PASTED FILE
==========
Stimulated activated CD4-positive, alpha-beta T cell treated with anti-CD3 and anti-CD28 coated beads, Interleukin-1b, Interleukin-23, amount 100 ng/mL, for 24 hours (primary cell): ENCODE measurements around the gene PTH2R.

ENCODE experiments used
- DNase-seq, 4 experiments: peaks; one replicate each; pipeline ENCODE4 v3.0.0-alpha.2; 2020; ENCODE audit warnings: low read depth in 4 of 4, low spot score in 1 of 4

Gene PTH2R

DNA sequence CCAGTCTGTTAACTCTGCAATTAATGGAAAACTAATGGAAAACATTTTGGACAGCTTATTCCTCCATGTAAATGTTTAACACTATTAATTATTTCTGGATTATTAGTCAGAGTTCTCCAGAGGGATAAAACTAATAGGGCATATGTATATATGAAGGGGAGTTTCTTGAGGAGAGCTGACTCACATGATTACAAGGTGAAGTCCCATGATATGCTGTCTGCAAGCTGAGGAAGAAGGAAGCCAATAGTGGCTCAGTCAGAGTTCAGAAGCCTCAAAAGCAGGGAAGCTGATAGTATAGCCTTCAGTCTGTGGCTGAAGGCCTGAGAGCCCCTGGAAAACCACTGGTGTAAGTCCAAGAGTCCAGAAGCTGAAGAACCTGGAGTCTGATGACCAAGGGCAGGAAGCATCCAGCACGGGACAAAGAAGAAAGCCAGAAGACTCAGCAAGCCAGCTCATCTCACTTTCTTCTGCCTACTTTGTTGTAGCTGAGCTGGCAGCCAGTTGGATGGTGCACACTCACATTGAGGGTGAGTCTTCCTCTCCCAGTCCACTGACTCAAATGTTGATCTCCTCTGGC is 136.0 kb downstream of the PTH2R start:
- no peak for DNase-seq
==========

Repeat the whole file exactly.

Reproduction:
Stimulated activated CD4-positive, alpha-beta T cell treated with anti-CD3 and anti-CD28 coated beads, Interleukin-1b, Interleukin-23, amount 100 ng/mL, for 24 hours (primary cell): ENCODE measurements around the gene PTH2R.

ENCODE experiments used
- DNase-seq, 4 experiments: peaks; one replicate each; pipeline ENCODE4 v3.0.0-alpha.2; 2020; ENCODE audit warnings: low read depth in 4 of 4, low spot score in 1 of 4

Gene PTH2R

DNA sequence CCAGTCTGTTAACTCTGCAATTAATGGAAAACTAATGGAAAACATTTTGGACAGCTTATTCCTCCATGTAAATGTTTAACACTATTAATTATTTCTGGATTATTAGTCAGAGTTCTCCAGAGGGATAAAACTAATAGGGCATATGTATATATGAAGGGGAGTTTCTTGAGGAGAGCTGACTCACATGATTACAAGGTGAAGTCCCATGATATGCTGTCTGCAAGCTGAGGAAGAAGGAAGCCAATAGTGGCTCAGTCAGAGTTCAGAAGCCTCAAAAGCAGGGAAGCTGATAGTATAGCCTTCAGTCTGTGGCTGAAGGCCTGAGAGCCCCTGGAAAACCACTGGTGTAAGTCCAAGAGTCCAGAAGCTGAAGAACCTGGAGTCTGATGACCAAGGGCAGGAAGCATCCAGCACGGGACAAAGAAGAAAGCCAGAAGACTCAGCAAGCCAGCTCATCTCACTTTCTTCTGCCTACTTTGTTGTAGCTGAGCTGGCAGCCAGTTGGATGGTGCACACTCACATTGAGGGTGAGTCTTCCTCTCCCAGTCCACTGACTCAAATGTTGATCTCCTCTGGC is 136.0 kb downstream of the PTH2R start:
- no peak for DNase-seq